Benjamin Titan GP air rifle with Nitro Piston: Part 2

by Tom Gaylord, a.k.a. B.B. Pelletier

Part 1

Benjamin Titan with Nitro Piston has people talking.

Lots of interest in this air rifle — even from those who normally wouldn’t look twice at a gun of this kind. I guess it’s the low price that has folks talking.

Today is velocity day and a chance to become better acquainted with the test rifle. If you just found this blog, read Part 1 linked above. A short introduction is that Nitro Piston is the Crosman-trademarked name for a gas spring. Performance of a gas spring is a bit different than for a conventional coiled steel mainspring, though in the end both are spring-piston airguns. A gas spring uses compressed gas instead of a coiled steel spring to push the piston that compresses the air for each shot. Gas doesn’t suffer from being compressed for long periods, so you can leave a gun like this cocked for months and the power should not be affected. That isn’t recommended for reasons of safety, but it does allow hunters to carry their rifle cocked and loaded all day. Gas is also less sensitive to temperature changes, so gas springs retain their power better in extreme cold, where the lubricants in steel spring guns thicken and slow down the piston. read more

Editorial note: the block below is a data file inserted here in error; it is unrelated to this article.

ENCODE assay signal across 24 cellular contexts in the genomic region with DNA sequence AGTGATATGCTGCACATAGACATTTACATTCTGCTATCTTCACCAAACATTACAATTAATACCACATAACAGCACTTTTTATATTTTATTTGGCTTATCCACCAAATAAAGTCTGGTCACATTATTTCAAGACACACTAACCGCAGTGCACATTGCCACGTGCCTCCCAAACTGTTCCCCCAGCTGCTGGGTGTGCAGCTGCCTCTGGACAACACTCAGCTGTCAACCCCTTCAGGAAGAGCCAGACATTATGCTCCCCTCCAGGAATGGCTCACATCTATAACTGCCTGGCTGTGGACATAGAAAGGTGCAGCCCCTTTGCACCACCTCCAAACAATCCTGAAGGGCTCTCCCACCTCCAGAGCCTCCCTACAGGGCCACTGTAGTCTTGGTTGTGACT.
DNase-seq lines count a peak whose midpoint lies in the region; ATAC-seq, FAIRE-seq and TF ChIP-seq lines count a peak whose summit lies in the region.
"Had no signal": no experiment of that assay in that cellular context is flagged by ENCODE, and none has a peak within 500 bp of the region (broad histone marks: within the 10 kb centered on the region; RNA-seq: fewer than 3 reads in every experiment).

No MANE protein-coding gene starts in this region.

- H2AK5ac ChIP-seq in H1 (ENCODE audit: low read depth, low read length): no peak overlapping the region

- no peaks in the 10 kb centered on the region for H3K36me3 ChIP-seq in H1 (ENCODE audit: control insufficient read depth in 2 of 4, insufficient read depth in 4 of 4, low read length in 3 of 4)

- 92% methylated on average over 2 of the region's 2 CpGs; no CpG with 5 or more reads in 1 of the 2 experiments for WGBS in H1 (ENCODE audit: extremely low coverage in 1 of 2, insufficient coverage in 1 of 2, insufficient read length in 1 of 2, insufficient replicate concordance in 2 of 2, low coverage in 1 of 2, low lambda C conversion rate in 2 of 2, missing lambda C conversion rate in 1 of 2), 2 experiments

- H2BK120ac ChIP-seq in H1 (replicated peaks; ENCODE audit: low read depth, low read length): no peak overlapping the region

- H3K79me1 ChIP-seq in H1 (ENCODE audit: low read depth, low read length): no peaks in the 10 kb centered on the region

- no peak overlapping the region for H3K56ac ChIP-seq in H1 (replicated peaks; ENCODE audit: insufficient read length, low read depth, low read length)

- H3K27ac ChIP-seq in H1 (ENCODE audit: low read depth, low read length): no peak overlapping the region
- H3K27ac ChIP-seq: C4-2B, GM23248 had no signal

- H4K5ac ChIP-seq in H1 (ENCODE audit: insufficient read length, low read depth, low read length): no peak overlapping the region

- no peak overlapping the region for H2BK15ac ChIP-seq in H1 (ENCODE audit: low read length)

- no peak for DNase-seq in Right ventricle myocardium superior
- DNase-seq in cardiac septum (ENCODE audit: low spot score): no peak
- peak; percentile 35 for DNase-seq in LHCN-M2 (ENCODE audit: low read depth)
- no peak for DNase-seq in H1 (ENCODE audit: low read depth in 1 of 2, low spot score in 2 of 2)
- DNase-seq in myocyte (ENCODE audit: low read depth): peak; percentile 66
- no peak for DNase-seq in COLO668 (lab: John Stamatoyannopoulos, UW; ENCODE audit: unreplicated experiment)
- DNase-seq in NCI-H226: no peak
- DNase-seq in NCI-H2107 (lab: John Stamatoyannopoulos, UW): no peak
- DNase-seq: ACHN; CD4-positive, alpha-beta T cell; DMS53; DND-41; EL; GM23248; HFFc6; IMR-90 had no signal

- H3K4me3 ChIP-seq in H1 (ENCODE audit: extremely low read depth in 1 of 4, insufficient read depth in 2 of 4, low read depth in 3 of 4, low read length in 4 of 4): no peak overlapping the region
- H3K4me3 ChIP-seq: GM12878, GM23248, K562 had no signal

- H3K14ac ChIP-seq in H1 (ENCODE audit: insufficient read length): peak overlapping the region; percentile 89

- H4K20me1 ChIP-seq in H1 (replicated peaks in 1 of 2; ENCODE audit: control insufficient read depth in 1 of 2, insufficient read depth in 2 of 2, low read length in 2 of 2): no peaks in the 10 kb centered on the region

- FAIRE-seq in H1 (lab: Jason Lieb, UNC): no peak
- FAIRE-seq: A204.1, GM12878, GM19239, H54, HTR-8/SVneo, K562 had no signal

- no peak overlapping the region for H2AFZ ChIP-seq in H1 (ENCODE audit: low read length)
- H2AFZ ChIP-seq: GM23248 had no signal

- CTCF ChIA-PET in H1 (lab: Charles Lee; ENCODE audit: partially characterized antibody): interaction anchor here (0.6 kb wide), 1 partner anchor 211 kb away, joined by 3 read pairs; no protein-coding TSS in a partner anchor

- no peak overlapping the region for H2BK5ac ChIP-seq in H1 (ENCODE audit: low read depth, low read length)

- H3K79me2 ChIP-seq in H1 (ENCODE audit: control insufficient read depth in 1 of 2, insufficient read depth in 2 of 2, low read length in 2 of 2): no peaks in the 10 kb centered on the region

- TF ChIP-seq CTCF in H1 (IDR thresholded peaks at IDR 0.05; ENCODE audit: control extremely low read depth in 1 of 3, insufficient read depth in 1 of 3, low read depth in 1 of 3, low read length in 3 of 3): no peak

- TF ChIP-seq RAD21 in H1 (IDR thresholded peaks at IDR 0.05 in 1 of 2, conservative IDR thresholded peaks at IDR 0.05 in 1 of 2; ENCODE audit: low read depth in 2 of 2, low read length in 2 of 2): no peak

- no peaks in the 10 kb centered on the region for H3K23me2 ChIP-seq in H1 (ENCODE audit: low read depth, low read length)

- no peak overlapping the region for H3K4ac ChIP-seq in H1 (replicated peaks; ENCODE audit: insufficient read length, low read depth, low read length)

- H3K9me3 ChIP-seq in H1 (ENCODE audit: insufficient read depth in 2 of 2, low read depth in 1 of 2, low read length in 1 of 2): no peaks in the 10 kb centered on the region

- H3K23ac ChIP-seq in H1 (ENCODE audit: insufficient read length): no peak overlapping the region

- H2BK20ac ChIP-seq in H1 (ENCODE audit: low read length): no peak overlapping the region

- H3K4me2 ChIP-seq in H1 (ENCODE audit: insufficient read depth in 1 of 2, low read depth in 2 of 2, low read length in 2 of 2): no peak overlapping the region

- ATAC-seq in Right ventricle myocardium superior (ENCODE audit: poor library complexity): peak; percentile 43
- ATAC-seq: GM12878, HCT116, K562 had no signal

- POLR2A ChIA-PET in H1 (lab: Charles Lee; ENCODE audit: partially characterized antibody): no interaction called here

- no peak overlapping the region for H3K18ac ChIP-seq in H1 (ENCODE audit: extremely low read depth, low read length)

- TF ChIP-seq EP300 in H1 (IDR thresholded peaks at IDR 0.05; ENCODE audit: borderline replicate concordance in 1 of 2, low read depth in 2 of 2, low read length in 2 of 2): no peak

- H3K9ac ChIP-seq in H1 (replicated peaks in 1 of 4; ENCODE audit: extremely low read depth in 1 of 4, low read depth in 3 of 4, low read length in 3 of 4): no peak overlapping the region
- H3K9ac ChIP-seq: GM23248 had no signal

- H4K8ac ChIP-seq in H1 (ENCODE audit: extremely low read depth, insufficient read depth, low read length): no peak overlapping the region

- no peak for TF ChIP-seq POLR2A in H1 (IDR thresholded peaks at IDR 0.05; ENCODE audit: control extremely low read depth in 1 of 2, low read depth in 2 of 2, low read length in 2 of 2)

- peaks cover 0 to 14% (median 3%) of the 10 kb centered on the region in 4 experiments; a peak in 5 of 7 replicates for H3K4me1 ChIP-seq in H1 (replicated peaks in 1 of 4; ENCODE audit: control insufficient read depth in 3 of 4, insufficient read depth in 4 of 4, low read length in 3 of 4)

Benjamin Titan GP air rifle with Nitro Piston: Part 1

by Tom Gaylord, a.k.a. B.B. Pelletier

Benjamin Titan GP Nitro Piston breakbarrel air rifle

Benjamin Titan GP Nitro Piston breakbarrel puts .177 pellets out at up to 695 f.p.s.

This is a special report about an air rifle that can only be purchased directly from Crosman/Benjamin. It’s a Nitro Piston rifle, which is Crosman’s trademarked name for their gas spring, and this rifle has been limited to velocities under 695 f.p.s. The box says it’s a hunting air rifle, but I wouldn’t recommend it for that.

When one of our readers mentioned that this gun existed, I became excited because I liked the performance of the Crosman Titan GP (Lower Velocity). I did a complete report on the lower velocity Titan GP in .22 caliber. It was relatively easy to cock (for a gun with a gas spring) and had a wonderful firing behavior. It was also reasonably accurate. Those are all the things we look for in spring guns, so at the time I wondered if Crosman would ever release a .177 version of the rifle. read more